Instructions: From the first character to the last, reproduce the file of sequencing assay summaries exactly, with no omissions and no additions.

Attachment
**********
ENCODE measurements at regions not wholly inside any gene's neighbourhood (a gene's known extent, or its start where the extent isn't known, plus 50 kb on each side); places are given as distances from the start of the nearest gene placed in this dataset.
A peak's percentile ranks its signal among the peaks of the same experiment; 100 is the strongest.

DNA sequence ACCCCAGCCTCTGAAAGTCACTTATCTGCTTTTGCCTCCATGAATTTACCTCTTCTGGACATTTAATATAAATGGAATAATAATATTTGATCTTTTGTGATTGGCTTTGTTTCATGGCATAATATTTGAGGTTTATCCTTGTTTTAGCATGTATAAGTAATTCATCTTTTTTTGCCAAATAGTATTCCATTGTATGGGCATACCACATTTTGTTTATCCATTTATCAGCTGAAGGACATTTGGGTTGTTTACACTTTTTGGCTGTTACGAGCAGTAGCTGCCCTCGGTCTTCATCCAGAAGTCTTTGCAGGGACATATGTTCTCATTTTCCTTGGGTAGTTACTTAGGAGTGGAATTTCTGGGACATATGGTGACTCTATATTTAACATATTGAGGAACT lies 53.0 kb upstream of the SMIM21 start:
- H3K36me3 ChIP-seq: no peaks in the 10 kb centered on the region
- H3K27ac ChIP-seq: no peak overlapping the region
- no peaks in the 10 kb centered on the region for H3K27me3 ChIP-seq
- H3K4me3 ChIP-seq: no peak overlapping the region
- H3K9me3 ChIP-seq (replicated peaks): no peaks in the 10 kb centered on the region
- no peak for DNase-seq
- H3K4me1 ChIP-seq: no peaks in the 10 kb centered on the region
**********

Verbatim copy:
ENCODE measurements at regions not wholly inside any gene's neighbourhood (a gene's known extent, or its start where the extent isn't known, plus 50 kb on each side); places are given as distances from the start of the nearest gene placed in this dataset.
A peak's percentile ranks its signal among the peaks of the same experiment; 100 is the strongest.

DNA sequence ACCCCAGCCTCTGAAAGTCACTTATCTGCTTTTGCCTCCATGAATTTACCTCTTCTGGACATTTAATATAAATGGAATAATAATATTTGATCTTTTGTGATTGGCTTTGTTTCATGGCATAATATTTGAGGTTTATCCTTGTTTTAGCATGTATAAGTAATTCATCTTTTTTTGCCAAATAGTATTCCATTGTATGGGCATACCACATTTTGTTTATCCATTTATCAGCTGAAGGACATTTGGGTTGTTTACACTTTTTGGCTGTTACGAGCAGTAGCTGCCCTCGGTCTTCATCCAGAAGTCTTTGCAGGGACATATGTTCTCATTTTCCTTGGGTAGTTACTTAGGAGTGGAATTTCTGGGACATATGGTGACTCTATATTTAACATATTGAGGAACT lies 53.0 kb upstream of the SMIM21 start:
- H3K36me3 ChIP-seq: no peaks in the 10 kb centered on the region
- H3K27ac ChIP-seq: no peak overlapping the region
- no peaks in the 10 kb centered on the region for H3K27me3 ChIP-seq
- H3K4me3 ChIP-seq: no peak overlapping the region
- H3K9me3 ChIP-seq (replicated peaks): no peaks in the 10 kb centered on the region
- no peak for DNase-seq
- H3K4me1 ChIP-seq: no peaks in the 10 kb centered on the region